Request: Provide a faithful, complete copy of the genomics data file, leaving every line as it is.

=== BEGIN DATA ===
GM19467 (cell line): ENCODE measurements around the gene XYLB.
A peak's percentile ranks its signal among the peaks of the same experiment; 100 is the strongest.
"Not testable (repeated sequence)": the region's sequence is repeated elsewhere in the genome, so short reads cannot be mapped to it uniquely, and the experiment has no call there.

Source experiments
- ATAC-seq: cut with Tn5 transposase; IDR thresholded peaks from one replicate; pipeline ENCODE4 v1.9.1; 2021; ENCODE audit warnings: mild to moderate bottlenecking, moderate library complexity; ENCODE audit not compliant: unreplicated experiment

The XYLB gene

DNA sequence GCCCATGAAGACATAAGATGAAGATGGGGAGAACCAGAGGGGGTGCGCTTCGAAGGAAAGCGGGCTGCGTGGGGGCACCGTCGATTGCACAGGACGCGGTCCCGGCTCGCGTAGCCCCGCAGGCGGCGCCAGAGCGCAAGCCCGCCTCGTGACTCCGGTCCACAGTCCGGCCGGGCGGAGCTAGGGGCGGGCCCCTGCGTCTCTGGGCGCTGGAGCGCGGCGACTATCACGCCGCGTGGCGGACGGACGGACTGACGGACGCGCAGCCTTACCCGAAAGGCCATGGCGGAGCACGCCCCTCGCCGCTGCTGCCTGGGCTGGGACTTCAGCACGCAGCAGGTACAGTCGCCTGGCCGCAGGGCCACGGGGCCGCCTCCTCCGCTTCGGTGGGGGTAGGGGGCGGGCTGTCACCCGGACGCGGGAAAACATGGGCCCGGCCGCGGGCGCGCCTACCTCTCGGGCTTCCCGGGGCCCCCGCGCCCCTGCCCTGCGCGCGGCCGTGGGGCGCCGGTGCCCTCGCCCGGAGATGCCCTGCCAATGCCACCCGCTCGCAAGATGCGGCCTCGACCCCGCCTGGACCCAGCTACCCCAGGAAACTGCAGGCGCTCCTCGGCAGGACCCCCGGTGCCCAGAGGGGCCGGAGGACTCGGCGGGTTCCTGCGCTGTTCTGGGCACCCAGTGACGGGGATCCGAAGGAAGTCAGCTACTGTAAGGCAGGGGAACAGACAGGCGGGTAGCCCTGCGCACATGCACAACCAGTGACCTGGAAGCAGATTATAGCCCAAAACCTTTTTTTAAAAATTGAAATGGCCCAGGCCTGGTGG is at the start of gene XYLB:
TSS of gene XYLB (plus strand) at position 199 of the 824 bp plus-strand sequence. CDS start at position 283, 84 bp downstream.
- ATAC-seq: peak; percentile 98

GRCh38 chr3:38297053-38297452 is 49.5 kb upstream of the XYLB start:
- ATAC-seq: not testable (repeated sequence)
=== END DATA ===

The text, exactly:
GM19467 (cell line): ENCODE measurements around the gene XYLB.
A peak's percentile ranks its signal among the peaks of the same experiment; 100 is the strongest.
"Not testable (repeated sequence)": the region's sequence is repeated elsewhere in the genome, so short reads cannot be mapped to it uniquely, and the experiment has no call there.

Source experiments
- ATAC-seq: cut with Tn5 transposase; IDR thresholded peaks from one replicate; pipeline ENCODE4 v1.9.1; 2021; ENCODE audit warnings: mild to moderate bottlenecking, moderate library complexity; ENCODE audit not compliant: unreplicated experiment

The XYLB gene

DNA sequence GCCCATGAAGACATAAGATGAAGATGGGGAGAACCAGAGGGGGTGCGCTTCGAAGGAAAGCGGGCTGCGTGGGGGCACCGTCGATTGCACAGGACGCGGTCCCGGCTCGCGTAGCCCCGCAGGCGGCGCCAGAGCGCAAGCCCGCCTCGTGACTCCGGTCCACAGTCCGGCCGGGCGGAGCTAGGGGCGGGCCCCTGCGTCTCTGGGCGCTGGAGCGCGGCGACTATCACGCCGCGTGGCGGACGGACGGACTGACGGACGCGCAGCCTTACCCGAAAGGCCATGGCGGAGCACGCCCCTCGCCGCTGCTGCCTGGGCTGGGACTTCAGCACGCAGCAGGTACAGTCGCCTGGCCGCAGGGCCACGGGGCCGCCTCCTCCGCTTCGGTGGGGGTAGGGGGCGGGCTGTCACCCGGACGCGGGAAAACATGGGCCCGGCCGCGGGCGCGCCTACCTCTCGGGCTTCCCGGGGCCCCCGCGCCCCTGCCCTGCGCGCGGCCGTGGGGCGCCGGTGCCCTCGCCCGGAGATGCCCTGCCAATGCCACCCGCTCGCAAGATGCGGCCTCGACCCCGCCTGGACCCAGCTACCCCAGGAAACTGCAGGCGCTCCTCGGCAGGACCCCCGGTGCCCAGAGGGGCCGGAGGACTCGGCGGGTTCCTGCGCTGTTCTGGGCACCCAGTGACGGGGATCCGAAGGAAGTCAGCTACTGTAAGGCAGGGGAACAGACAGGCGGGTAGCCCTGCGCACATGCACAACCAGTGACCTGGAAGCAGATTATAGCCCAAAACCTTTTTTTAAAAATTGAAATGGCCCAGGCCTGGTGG is at the start of gene XYLB:
TSS of gene XYLB (plus strand) at position 199 of the 824 bp plus-strand sequence. CDS start at position 283, 84 bp downstream.
- ATAC-seq: peak; percentile 98

GRCh38 chr3:38297053-38297452 is 49.5 kb upstream of the XYLB start:
- ATAC-seq: not testable (repeated sequence)